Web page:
Typology of learning profiles





Contemporaneous Cross Section

Show learning levels of cross section of children at different ages/grade levels at same point in time.

  • Provide assessment of current state of education system.
  • Allows analysis of current differences in learning outcomes across groups.
  • Provides indication of progress towards universal learning goals, assuming representative sampling of children (including those both in and out of school).
  • Can be generated from community based learning assessments like ASER and Uwezo.
  • May only cover in school children, in which case can’t tell us about progress towards universal learning objectives.
  • Does not tell us how learning is changing over time, though repeated cross sections with comparable learning assessments can address this.

Adult Retrospective

Show learning levels of cross section of adults who completed different levels of schooling

  • Provides indication of progress towards universal learning goals, assuming representative sampling of adults
  • Measures skills that persist into adulthood, rather than rote memorization.
  • Can often be created from existing data sets generated for other purposes.
  • Indicates historic performance of education system, since it is based on adult outcomes, but may not accurately reflect current state of the system.

True Panel

Show learning levels of same group of children over multiple years using panel data.

  • Track actual gains as a child or group of children progress through school.
  • Shows how children with different initial abilities fare as they progress through school.
  • Provides indication of progress towards universal learning goals, assuming representative sampling of children (including those both in and out of school).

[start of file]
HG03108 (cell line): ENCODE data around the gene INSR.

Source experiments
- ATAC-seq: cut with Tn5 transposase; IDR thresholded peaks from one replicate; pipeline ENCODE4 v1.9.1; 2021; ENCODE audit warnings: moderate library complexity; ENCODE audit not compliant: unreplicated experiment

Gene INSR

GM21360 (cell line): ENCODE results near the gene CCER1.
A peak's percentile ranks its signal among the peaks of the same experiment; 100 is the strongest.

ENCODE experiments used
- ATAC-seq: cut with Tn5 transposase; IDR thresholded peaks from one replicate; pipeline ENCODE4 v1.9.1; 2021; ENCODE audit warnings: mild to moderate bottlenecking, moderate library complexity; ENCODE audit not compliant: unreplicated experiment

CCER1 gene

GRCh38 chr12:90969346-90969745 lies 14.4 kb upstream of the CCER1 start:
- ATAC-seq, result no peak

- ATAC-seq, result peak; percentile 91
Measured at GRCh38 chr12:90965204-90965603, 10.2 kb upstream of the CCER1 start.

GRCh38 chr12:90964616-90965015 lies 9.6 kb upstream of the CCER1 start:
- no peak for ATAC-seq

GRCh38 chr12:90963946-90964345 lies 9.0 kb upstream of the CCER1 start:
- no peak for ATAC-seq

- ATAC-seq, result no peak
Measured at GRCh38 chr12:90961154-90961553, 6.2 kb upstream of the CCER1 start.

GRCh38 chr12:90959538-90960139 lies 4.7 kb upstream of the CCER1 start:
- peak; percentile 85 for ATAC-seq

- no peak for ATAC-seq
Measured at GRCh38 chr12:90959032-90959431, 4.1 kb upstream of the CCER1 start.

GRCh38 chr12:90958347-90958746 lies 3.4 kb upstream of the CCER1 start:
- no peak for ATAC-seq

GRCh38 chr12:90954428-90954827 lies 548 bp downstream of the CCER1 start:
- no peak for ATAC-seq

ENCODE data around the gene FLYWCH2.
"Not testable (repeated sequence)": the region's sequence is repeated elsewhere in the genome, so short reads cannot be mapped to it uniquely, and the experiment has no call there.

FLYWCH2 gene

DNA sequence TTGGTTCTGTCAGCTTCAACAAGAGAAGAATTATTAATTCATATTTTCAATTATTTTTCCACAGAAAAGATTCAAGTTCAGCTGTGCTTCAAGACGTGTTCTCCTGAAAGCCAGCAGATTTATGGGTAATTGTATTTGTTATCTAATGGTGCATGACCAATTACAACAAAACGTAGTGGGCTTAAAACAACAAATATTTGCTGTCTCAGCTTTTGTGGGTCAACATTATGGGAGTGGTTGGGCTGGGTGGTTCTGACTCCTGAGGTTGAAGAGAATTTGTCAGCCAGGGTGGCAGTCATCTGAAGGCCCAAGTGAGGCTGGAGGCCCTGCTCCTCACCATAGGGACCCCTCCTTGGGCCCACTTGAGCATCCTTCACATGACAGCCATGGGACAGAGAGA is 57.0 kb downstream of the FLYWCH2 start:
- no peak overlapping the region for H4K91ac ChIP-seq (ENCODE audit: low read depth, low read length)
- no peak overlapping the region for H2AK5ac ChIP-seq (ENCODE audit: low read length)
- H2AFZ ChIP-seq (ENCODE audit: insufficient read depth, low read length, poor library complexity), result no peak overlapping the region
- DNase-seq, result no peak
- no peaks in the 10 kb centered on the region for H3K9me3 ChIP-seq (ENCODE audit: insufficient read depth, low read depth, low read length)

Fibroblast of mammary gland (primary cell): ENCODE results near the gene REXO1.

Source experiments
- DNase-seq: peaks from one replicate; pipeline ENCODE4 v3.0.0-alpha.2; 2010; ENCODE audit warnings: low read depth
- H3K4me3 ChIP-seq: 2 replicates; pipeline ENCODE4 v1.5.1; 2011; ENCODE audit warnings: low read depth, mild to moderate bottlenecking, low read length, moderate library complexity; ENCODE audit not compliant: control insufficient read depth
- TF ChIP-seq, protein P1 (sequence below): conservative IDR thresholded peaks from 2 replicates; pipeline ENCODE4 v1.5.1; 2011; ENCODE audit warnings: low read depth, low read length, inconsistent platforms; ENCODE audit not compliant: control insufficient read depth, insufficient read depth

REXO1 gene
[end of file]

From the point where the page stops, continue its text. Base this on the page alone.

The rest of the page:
• May only cover in school children, in which case can’t tell us about progress towards universal learning objectives.
  • Longitudinal data are rarely available, and costly to create.

 Source: Kaffenberger 2019, “A Typology of Learning Profiles: Tools for Analysing the Dynamics of Learning


What types of questions would you like to answer with learning profiles? Do you think you might have access to a dataset that could be used to generate learning profiles? Get in touch with us by email or twitter to share your ideas.



Marla Spivack is the Research Manager of RISE and a Research Fellow on the Building State Capability program at the Center for International Development at Harvard University. She leads an array of research activities focused on synthesizing the findings of RISE country team work. Prior to joining RISE, she worked on social protection, rural development, and micro-credit programs with government agencies and the World Bank in a range of contexts including India, Mexico, and Zambia. She has also contributed to work on migration and development with researchers at the Center for Global Development. She holds a Masters in Public Administration in International Development (MPA/ID) from the Harvard Kennedy School and a BA in Economics from Tufts University.



RISE blog posts reflect the views of the authors and do not necessarily represent the views of the organisation or our funders.